Culture

Renowned for Her Rat Meat Speciality, a DRC Grandmother Inspires a New Generation of Chefs

 

Article Highlights

 
In Kirumba, a village in the Lubero territory of the Democratic Republic of Congo’s North Kivu province, rat meat is becoming a popular dining choice. “When we have guests, we can wow them by serving rat meat sauce with fufu,” says Masika Matumo, 70, a local grandmother for whom this cuisine is a specialty. Merveille Kavira Luneghe, GPJ DRC
Democratic Republic of Congo

In Kirumba, rat meat is becoming a more common food option. One local grandmother, Masika Matumo, is renowned for her rat meat cooking, and her house has often become a place of pilgrimage for many young people yearning to learn her culinary skills.

KIRUMBA, DEMOCRATIC REPUBLIC OF CONGO — DRC is home to more than 300 tribes, and each offers its own unique culinary delights.

For the Nande tribe in the Lubero territory in North Kivu province, rat meat is a common meal.

“When we have guests, we can wow them by serving rat meat sauce with fufu,” says Masika Matumo, 70, referring to field rats. Rats found living in houses are not considered suitable meat sources.

expand image
expand slideshow

Masika Matumo, 70, known as Tate, a grandmother in Kirumba, heats a pot of oil in which to cook rat meat. Matumo, who is always surrounded by children when she serves her rat meat sauce, prepares the dish with leeks, garlic, celery, tomatoes and an array of spices.

Merveille Kavira Luneghe, GPJ DRC

Matumo, known as Tate, meaning grandmother in Kiswahili, is loved by the children in the village, who often trap and collect rats for her. In return, she prepares fufu and serves her specialty — rat meat sauce.

Mwamini Zawadi, 14, says she likes staying close to Matumo, because she wants to learn her methods for preparing delicious rat meat dishes.

“I’m excited to learn everything, because I dream of one day starting a restaurant where people will enjoy rat meat,” Zawadi says, with a smile on her face.

In Kirumba, people love rat meat. It is very tender and comes cheap. Three rats cost 500 Congolese francs (38 cents).

How to catch, prepare and cook rats
Rat hunting in the village is done by young people. They track rats in the field and then work to dislodge them from their hideouts.

Typically, a group of youngsters makes weird noises, using their feet to hit the ground in unison and with force. Then, terrified rats come out of their hiding places and get caught in traps handcrafted by young people in the village.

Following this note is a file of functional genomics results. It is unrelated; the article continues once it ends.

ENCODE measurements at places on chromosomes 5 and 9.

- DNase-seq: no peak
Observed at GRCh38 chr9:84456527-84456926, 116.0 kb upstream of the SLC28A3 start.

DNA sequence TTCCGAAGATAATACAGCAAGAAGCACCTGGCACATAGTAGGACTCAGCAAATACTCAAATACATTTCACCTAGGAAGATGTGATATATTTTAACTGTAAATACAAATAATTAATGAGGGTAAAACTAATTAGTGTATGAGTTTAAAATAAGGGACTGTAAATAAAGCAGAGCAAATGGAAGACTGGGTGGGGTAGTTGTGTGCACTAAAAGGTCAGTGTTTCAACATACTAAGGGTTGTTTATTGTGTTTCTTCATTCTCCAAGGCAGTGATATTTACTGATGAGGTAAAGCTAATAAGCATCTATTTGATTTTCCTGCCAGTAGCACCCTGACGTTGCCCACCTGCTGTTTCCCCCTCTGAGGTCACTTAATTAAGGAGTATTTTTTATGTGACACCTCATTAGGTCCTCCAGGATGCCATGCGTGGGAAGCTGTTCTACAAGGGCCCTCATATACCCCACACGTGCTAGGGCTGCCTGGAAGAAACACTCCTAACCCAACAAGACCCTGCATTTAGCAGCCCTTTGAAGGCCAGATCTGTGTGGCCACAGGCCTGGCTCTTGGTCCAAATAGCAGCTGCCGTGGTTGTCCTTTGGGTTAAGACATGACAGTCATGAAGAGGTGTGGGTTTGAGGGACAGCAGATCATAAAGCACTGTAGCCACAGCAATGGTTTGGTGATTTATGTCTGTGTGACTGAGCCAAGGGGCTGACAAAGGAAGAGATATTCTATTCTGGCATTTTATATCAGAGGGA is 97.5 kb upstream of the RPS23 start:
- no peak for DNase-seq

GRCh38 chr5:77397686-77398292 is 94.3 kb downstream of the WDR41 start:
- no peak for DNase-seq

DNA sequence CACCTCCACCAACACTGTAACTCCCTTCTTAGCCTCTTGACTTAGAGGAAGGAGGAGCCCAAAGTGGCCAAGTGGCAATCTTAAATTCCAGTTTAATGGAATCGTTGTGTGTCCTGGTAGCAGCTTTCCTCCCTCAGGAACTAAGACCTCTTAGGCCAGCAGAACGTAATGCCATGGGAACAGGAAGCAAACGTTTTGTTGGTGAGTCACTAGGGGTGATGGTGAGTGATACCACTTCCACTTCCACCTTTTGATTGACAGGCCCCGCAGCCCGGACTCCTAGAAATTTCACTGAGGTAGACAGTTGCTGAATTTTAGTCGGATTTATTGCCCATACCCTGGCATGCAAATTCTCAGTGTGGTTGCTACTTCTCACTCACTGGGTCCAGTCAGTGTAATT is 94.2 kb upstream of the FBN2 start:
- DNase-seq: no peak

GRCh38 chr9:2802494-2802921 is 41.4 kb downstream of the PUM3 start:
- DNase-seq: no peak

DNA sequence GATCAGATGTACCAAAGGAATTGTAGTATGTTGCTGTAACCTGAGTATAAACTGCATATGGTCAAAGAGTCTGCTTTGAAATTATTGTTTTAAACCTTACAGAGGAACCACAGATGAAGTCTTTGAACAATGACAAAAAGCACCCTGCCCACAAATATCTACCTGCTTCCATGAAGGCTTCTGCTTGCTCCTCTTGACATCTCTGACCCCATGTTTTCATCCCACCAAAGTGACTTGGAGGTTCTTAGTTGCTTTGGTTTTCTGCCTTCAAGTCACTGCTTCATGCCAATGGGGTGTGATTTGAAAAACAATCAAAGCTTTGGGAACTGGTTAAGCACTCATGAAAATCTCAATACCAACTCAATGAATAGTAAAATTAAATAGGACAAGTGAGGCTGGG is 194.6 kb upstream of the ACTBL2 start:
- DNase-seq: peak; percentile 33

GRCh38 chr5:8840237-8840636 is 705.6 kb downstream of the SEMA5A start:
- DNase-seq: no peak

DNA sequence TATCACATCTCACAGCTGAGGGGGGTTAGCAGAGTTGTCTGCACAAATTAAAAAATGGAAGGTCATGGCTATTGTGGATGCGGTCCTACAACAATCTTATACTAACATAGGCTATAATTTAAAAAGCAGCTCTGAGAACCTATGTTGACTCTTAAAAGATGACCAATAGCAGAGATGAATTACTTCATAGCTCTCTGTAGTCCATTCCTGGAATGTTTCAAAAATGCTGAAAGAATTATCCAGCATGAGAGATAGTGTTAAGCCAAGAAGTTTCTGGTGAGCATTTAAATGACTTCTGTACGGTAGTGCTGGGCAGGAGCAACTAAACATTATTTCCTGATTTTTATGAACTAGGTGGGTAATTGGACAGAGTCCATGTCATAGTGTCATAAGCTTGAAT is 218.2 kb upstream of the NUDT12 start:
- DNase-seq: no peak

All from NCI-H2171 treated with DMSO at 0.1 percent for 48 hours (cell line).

expand slideshow

A group of young boys and men in Kirumba track field rats. In an effort to chase the rats out of their hiding places, they make loud noises and stomp their feet on the ground in unison.

Merveille Kavira Luneghe, GPJ DRC

The group plants handmade snares throughout the field, so that when a rat does leap out of its hiding place, they can herd the creature into the trap.

Merveille Kavira Luneghe, GPJ DRC

When there’s success, the next step is to prepare the rat for cooking.

Merveille Kavira Luneghe, GPJ DRC

The group gets a fire going, prepares the rat by removing the entrails and burning the hair off, skewers the meat, and cooks it over the hot coals.

Merveille Kavira Luneghe, GPJ DRC

Rat meat is a popular dish in Kirumba. The meat is tender and the cost is cheap — three rats are 500 Congolese francs, or 38 cents — if not free.

Merveille Kavira Luneghe, GPJ DRC

Once the rats are trapped, the next step is to prepare the meat.

First, the rats’ entrails are removed and their hair is burned off.

Next, the rats must be thoroughly cleaned. Then the cooks prepare seasonings such as leeks, garlic, celery and tomatoes. Also, they use soy, cooking oil, salt and water.

After the oil is heated, the rats are dipped into it. After the rats are well cooked, seasonings and a little bit of water are added to make a sauce. Fufu, a doughy mixture of cassava or maize flour and water, is a popular dish to accompany rat meat sauce.

“Panya iko butamu sana,” which means “rat meat is very delicious,” says Matumo, after sharing the meals with those little sons and daughters.

expand image
expand slideshow

Masika Matumo, 70, and children from the neighborhood share a dish of rat meat sauce with fufu. Matumo says she dreams of one day opening a restaurant where people will enjoy rat meat, and where she will share her cooking with all.

Merveille Kavira Luneghe, GPJ DRC